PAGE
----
The Fortis Complete Athlete Program
The Fortis Complete Athlete program for hockey players is new and innovative. It is designed around what is best and most needed for athletes at every level. Because this program is new and goes so much against the conventional training models used today by most youth hockey athletes, many parents have questions. Why so much time spent off the ice? Why is there such an emphasis on building athleticism in the gym? Don’t players need more games and competition to improve?
The fundamental principle behind our training program is the desire to focus solely and relentlessly on age-appropriate development. Instead of practicing tactics, we opt for enhancing edge work and stride mechanics. Rather than playing games every weekend, we find training returns are higher if players just stickhandle for 30 minutes in their garages. If we take all of the highest return training methods and then just do them, what happens? If we forget about the distractions and focus entirely on the substance, what happens? If we do the hard stuff – sprints at the local track to build speed, plyometrics in the gym, core training – and do so in a consistent, organized, and progressive fashion, what happens?
Build athleticism first, then capitalize on gains there with deliberate and focused on-ice training. Take a player that doesn’t skate low enough (95% of you out there). With the current model, he plays games and practices all year during which he gets almost zero or absolute no skating correction. If anything, he gets worse because of long-term fatigue. After the season this athlete then goes and plays more games!! Why!? He can’t even skate low enough, has no idea how to use his edges, etc. With the Fortis Complete Athlete program, we focus first on developing leg strength in the gym, building up the muscles that an athlete will use on the ice. Then when we skate we focus on improving edges and stride form. Can you see the difference?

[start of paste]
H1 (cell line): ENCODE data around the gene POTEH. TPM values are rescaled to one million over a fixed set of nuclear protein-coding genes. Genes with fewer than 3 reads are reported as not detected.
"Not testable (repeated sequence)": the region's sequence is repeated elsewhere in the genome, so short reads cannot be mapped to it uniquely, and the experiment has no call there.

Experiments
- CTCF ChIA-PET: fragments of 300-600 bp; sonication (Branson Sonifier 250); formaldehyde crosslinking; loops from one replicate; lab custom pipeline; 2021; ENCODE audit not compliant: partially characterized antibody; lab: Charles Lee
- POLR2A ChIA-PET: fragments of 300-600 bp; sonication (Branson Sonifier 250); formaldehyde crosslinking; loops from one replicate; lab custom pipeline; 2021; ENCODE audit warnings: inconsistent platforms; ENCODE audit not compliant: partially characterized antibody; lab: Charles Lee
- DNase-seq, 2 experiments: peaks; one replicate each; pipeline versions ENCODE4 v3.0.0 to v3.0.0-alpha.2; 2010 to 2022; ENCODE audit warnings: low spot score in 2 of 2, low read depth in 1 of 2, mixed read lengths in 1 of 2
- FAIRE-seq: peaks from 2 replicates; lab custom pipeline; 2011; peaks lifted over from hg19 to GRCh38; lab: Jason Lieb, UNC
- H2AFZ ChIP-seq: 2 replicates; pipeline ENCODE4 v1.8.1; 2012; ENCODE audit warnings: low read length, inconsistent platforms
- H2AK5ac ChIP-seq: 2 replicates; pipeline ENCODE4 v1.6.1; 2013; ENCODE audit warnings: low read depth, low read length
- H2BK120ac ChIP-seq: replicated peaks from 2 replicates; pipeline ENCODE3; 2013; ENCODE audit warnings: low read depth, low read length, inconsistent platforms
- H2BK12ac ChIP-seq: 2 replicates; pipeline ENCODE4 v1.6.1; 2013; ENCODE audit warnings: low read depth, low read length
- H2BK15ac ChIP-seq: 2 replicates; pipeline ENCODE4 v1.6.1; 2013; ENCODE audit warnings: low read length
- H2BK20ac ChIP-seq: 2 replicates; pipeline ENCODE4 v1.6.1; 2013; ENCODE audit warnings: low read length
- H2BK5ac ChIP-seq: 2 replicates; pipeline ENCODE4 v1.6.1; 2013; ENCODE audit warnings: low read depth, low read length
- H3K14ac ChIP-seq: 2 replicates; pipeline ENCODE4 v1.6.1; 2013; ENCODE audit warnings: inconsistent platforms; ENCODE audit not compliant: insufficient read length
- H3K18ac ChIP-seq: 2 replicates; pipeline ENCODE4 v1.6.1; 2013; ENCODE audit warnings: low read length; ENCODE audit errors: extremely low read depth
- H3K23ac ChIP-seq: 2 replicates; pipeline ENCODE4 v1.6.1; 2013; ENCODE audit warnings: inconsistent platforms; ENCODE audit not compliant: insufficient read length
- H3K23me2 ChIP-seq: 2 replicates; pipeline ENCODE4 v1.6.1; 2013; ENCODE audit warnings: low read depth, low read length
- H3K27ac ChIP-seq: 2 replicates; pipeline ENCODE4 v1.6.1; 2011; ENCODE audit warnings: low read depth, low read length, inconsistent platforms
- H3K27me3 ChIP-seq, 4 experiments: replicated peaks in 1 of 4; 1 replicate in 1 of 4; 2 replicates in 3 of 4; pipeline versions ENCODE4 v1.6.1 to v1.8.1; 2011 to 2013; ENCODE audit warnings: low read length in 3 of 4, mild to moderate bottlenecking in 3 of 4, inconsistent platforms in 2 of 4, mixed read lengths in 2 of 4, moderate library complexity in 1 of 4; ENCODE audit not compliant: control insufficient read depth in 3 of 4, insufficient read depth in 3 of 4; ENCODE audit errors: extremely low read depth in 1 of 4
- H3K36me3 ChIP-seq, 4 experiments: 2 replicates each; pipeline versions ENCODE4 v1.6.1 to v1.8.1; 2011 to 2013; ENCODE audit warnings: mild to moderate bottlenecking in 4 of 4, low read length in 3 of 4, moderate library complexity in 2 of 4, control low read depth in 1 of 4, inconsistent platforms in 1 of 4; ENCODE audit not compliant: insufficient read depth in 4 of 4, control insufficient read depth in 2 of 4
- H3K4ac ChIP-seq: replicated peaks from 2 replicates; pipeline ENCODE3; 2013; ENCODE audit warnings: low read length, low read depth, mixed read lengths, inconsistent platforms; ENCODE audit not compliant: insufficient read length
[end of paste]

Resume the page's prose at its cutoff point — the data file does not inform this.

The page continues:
The major problem with training today is not a lack of options, but players doing a lot of training poorly and without a cohesive training plan. If you sign up for a stickhandling clinic, but rarely show up, you won’t see much improvement, if at all. Then when you sign up for four different programs – a league, a local gym, a clinic, and private skating coach – but do not make these programs cohesive, training returns are sub-optimal. As an example, if a skater needs to get faster they need to do speed training (sprints, plyometrics, and strength). This is exhaustive work and requires attention to recovery. You will NOT benefit from it if you do too much. Our program puts it all together and our coaches help guide and advise parents on what, if any, outside training makes sense.
We provide players with training packets to use at home. But my kid will never stickhandle on his own! They are too lazy, you might say! Hey, you’d probably be too lazy as well if you had to skate 15 hours a week, play 5 games in a weekend, and still try to get your school work and other obligations done. Parents that participated in our first year of this program commented on how their kids were able to stickhandle because they had the time.
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